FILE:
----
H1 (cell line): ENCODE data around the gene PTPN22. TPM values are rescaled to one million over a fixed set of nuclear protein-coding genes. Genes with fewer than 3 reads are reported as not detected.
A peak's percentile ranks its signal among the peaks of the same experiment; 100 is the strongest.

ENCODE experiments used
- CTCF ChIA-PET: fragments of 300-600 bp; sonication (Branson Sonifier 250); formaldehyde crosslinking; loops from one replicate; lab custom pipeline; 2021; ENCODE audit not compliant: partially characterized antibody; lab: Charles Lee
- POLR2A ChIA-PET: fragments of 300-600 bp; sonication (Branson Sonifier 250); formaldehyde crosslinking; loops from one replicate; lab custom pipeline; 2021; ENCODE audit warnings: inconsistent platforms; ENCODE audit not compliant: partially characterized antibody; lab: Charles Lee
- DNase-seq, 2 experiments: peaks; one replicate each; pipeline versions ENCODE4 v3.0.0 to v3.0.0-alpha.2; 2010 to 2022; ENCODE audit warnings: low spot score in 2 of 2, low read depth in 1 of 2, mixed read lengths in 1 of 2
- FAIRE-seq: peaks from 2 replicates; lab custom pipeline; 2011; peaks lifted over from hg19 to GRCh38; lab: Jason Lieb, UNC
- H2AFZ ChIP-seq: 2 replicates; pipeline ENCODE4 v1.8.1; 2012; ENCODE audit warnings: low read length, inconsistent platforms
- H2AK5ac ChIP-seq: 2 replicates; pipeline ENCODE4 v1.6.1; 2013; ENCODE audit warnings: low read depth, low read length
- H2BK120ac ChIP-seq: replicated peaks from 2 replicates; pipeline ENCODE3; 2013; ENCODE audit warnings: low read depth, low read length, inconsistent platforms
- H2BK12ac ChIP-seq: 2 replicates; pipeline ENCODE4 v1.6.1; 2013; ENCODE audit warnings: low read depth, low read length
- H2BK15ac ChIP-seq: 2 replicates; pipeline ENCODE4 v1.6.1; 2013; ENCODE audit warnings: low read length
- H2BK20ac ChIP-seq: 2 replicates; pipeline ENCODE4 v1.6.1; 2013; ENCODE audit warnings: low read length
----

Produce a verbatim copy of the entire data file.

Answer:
H1 (cell line): ENCODE data around the gene PTPN22. TPM values are rescaled to one million over a fixed set of nuclear protein-coding genes. Genes with fewer than 3 reads are reported as not detected.
A peak's percentile ranks its signal among the peaks of the same experiment; 100 is the strongest.

ENCODE experiments used
- CTCF ChIA-PET: fragments of 300-600 bp; sonication (Branson Sonifier 250); formaldehyde crosslinking; loops from one replicate; lab custom pipeline; 2021; ENCODE audit not compliant: partially characterized antibody; lab: Charles Lee
- POLR2A ChIA-PET: fragments of 300-600 bp; sonication (Branson Sonifier 250); formaldehyde crosslinking; loops from one replicate; lab custom pipeline; 2021; ENCODE audit warnings: inconsistent platforms; ENCODE audit not compliant: partially characterized antibody; lab: Charles Lee
- DNase-seq, 2 experiments: peaks; one replicate each; pipeline versions ENCODE4 v3.0.0 to v3.0.0-alpha.2; 2010 to 2022; ENCODE audit warnings: low spot score in 2 of 2, low read depth in 1 of 2, mixed read lengths in 1 of 2
- FAIRE-seq: peaks from 2 replicates; lab custom pipeline; 2011; peaks lifted over from hg19 to GRCh38; lab: Jason Lieb, UNC
- H2AFZ ChIP-seq: 2 replicates; pipeline ENCODE4 v1.8.1; 2012; ENCODE audit warnings: low read length, inconsistent platforms
- H2AK5ac ChIP-seq: 2 replicates; pipeline ENCODE4 v1.6.1; 2013; ENCODE audit warnings: low read depth, low read length
- H2BK120ac ChIP-seq: replicated peaks from 2 replicates; pipeline ENCODE3; 2013; ENCODE audit warnings: low read depth, low read length, inconsistent platforms
- H2BK12ac ChIP-seq: 2 replicates; pipeline ENCODE4 v1.6.1; 2013; ENCODE audit warnings: low read depth, low read length
- H2BK15ac ChIP-seq: 2 replicates; pipeline ENCODE4 v1.6.1; 2013; ENCODE audit warnings: low read length
- H2BK20ac ChIP-seq: 2 replicates; pipeline ENCODE4 v1.6.1; 2013; ENCODE audit warnings: low read length